Photo Credit: velkr0 via Compfight cc
Amy Kallmerten, Programs Manager at PerkinElmer Informatics:
In anticipation of our upcoming Informatics User Group Meeting, which will be held October 1-2 in Waltham, Mass., we will be posting features on our speakers throughout the months of August and September. They will be in a variety of formats and will allow you to get to know the speakers before attending the event.
I am thrilled to kick this off with a feature on someone I’ve had the pleasure of knowing for a little while now, and I am excited to share with you some of his unique know-how about the world of academia and the way mobile applications are shaping our students.
Patrick Diller has a degree in Management Marketing Information systems. His career has moved from working in retail, to to being a pawnbroker, to being involved in the music industry, before finally moving into education. He currently is the Digital Product Analyst for Chemistry with McGraw-Hill Education, where he was instrumental in developing ChemDraw Web, the first web-based software for ChemDraw®. McGraw-Hill currently has over 120,000 chemistry students using its online homework and learning products, with Patrick at the forefront leading the way in the company's future software development.
His talk that he will present at our User Group Meeting is titled “Creating student-friendly learning resources for students who don’t feel they are as tech savvy as we believe.” It will focus on mobile and digital creations that bring students and teachers together. To learn more about Patrick and how he came to be an expert in innovative technology in education, I held a Q&A session with him.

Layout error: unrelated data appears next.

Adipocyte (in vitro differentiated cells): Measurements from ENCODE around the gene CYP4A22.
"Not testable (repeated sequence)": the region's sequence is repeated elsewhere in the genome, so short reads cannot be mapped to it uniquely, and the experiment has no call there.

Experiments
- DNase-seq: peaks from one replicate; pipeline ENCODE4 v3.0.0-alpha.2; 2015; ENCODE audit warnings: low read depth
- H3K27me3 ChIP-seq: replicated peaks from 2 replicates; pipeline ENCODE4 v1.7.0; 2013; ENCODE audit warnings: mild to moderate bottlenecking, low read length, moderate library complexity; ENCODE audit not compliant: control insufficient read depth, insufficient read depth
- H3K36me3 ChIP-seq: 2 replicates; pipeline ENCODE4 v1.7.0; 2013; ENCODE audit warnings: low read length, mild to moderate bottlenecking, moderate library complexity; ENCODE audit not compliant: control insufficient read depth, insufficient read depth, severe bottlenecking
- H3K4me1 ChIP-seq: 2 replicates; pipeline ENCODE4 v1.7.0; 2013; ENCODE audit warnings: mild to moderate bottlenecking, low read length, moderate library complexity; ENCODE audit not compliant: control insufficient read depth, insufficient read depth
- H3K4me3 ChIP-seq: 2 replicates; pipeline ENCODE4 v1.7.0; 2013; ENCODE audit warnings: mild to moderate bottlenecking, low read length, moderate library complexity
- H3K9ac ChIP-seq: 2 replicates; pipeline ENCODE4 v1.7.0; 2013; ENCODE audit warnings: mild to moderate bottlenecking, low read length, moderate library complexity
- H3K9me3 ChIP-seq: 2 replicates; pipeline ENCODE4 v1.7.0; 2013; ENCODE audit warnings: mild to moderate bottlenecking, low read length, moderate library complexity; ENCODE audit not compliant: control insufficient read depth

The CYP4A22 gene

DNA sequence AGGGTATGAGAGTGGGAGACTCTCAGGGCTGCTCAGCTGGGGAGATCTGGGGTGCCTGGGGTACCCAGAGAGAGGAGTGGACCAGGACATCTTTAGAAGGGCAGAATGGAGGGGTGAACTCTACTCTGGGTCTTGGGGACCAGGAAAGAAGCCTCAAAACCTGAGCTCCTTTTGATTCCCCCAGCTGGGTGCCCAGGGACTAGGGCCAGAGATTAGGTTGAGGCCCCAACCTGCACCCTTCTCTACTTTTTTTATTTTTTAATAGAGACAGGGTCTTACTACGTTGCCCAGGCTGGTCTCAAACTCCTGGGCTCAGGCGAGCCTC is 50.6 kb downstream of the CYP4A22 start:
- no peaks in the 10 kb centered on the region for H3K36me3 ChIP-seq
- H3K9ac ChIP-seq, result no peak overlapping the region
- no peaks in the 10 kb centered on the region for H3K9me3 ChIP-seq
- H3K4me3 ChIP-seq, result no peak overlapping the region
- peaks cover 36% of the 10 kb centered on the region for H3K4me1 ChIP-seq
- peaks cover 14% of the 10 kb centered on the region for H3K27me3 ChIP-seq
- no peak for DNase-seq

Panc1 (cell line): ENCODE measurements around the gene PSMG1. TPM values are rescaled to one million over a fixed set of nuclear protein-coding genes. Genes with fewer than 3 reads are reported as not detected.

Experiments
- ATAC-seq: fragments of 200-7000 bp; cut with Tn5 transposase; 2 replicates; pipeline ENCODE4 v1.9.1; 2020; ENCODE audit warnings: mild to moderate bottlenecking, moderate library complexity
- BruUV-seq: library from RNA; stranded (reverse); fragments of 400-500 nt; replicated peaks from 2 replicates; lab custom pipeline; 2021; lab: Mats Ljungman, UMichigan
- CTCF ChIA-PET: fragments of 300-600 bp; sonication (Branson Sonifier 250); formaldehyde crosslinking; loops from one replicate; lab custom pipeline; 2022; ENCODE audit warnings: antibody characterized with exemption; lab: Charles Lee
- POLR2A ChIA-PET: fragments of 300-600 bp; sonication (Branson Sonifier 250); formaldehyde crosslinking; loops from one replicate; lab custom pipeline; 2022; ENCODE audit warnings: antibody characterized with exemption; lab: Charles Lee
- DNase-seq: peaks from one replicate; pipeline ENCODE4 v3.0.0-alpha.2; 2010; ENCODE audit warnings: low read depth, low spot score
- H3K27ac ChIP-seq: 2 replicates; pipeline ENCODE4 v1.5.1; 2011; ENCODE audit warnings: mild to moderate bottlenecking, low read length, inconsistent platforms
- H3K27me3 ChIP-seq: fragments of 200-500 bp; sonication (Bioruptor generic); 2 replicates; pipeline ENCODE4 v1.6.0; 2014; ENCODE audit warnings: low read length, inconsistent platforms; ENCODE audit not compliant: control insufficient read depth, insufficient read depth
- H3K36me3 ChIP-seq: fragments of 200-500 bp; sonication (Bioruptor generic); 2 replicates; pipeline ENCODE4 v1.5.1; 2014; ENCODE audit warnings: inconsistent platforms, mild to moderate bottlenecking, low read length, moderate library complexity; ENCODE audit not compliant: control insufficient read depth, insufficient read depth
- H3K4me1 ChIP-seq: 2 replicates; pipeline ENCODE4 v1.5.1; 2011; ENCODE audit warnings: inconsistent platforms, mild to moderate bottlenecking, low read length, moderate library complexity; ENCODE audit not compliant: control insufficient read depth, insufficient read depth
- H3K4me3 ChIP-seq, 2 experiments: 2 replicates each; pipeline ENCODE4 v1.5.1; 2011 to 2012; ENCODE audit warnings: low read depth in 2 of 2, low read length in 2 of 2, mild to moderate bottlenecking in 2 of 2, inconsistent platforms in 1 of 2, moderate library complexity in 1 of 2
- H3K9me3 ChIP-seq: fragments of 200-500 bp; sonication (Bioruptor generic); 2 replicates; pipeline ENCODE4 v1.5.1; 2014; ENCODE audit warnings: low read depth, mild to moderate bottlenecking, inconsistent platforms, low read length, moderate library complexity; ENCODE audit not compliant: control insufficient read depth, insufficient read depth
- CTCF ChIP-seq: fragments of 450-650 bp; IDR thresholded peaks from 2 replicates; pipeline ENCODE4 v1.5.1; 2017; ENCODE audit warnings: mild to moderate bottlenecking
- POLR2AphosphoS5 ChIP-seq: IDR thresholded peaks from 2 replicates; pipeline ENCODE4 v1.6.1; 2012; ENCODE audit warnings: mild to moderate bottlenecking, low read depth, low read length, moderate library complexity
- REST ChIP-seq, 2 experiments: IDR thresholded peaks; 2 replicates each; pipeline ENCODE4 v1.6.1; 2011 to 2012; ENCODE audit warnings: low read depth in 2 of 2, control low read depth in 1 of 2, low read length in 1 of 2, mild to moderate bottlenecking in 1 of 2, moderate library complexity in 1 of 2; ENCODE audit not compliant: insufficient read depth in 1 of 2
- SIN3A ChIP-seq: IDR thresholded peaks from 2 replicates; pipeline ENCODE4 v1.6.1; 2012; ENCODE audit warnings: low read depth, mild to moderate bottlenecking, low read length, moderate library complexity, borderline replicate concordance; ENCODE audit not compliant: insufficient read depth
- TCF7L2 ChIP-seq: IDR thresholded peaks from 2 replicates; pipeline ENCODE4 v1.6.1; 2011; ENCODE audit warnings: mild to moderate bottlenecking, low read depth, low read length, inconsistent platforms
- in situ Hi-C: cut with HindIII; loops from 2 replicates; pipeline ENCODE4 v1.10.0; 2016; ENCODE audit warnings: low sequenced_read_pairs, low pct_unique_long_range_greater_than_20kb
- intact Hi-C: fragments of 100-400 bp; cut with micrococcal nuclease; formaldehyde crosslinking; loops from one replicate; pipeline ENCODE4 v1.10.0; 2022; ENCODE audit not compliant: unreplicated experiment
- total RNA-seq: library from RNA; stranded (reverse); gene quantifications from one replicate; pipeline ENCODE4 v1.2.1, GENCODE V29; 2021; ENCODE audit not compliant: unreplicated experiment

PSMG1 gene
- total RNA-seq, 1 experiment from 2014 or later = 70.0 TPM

AK: How did you get involved with education, science, and technology at McGraw-Hill?
PD: As the parent of two young children, when I saw a job posting for Digital Product Analyst at McGraw-Hill, I gravitated toward the position knowing I could help hundreds of thousands of students by creating learning environments that would help them succeed. I didn’t know the position was based in the sciences until my second interview, when I talked to the chemistry PhDs on staff, which was an intimidating experience. They joked that they needed someone on the team with “common sense”, which turned out to be a joke that had some truth to it. With my limited knowledge of chemistry, I am able to look at McGraw-Hill's products from a student's point of view to help identify potential areas that might cause students to struggle. My favorite email I have ever received was one from a student who participated in a product focus group who said I had helped her to get a better grade in her class.
AK: How do you think mobile app technology fits into education?
PD: Mobile apps within education are a great way to measure and enhance engagement within the classroom. This can be done by using apps as a classroom response system, or by using app technology to faciliate "flipped" teaching methods, in which students do learning exercises individually and use classroom time to apply learned knowledge to problems.